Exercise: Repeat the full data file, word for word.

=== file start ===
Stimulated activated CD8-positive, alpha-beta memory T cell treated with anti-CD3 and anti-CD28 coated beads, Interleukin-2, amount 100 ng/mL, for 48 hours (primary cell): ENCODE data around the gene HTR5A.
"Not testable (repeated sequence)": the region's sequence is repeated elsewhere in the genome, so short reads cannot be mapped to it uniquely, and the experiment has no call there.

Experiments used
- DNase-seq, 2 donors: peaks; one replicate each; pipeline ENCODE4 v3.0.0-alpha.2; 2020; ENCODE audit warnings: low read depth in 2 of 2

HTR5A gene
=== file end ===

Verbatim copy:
Stimulated activated CD8-positive, alpha-beta memory T cell treated with anti-CD3 and anti-CD28 coated beads, Interleukin-2, amount 100 ng/mL, for 48 hours (primary cell): ENCODE data around the gene HTR5A.
"Not testable (repeated sequence)": the region's sequence is repeated elsewhere in the genome, so short reads cannot be mapped to it uniquely, and the experiment has no call there.

Experiments used
- DNase-seq, 2 donors: peaks; one replicate each; pipeline ENCODE4 v3.0.0-alpha.2; 2020; ENCODE audit warnings: low read depth in 2 of 2

HTR5A gene